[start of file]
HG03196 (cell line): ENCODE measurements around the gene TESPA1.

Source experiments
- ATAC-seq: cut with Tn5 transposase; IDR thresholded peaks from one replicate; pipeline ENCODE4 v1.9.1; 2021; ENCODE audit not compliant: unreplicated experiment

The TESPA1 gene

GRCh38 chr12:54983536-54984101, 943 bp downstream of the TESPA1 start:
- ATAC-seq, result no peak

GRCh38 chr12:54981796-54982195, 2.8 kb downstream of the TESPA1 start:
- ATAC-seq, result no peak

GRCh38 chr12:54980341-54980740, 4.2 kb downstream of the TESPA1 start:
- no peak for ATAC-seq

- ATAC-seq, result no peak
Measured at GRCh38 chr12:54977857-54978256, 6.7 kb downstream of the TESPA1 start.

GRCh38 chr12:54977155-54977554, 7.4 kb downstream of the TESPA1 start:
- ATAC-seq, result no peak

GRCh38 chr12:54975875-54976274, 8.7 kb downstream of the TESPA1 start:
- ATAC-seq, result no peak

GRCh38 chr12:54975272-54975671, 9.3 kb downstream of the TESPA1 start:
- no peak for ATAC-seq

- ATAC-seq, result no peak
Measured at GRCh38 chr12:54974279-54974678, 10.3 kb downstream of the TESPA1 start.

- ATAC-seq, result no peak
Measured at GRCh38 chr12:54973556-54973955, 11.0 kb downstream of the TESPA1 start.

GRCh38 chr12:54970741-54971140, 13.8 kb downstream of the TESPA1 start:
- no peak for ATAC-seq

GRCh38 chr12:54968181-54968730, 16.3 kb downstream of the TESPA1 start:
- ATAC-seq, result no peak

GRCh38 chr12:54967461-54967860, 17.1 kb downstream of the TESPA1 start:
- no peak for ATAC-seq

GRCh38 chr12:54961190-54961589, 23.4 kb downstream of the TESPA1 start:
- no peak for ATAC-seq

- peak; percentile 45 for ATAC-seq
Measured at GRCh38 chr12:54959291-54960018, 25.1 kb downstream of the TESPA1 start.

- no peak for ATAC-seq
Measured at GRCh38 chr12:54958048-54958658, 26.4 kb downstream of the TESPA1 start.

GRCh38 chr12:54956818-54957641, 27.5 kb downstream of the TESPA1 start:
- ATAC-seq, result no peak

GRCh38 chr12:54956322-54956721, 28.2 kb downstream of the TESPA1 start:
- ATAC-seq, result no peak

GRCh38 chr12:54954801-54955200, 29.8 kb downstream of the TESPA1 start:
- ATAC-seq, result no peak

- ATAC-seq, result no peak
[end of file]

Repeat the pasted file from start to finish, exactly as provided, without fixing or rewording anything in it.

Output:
HG03196 (cell line): ENCODE measurements around the gene TESPA1.

Source experiments
- ATAC-seq: cut with Tn5 transposase; IDR thresholded peaks from one replicate; pipeline ENCODE4 v1.9.1; 2021; ENCODE audit not compliant: unreplicated experiment

The TESPA1 gene

GRCh38 chr12:54983536-54984101, 943 bp downstream of the TESPA1 start:
- ATAC-seq, result no peak

GRCh38 chr12:54981796-54982195, 2.8 kb downstream of the TESPA1 start:
- ATAC-seq, result no peak

GRCh38 chr12:54980341-54980740, 4.2 kb downstream of the TESPA1 start:
- no peak for ATAC-seq

- ATAC-seq, result no peak
Measured at GRCh38 chr12:54977857-54978256, 6.7 kb downstream of the TESPA1 start.

GRCh38 chr12:54977155-54977554, 7.4 kb downstream of the TESPA1 start:
- ATAC-seq, result no peak

GRCh38 chr12:54975875-54976274, 8.7 kb downstream of the TESPA1 start:
- ATAC-seq, result no peak

GRCh38 chr12:54975272-54975671, 9.3 kb downstream of the TESPA1 start:
- no peak for ATAC-seq

- ATAC-seq, result no peak
Measured at GRCh38 chr12:54974279-54974678, 10.3 kb downstream of the TESPA1 start.

- ATAC-seq, result no peak
Measured at GRCh38 chr12:54973556-54973955, 11.0 kb downstream of the TESPA1 start.

GRCh38 chr12:54970741-54971140, 13.8 kb downstream of the TESPA1 start:
- no peak for ATAC-seq

GRCh38 chr12:54968181-54968730, 16.3 kb downstream of the TESPA1 start:
- ATAC-seq, result no peak

GRCh38 chr12:54967461-54967860, 17.1 kb downstream of the TESPA1 start:
- no peak for ATAC-seq

GRCh38 chr12:54961190-54961589, 23.4 kb downstream of the TESPA1 start:
- no peak for ATAC-seq

- peak; percentile 45 for ATAC-seq
Measured at GRCh38 chr12:54959291-54960018, 25.1 kb downstream of the TESPA1 start.

- no peak for ATAC-seq
Measured at GRCh38 chr12:54958048-54958658, 26.4 kb downstream of the TESPA1 start.

GRCh38 chr12:54956818-54957641, 27.5 kb downstream of the TESPA1 start:
- ATAC-seq, result no peak

GRCh38 chr12:54956322-54956721, 28.2 kb downstream of the TESPA1 start:
- ATAC-seq, result no peak

GRCh38 chr12:54954801-54955200, 29.8 kb downstream of the TESPA1 start:
- ATAC-seq, result no peak

- ATAC-seq, result no peak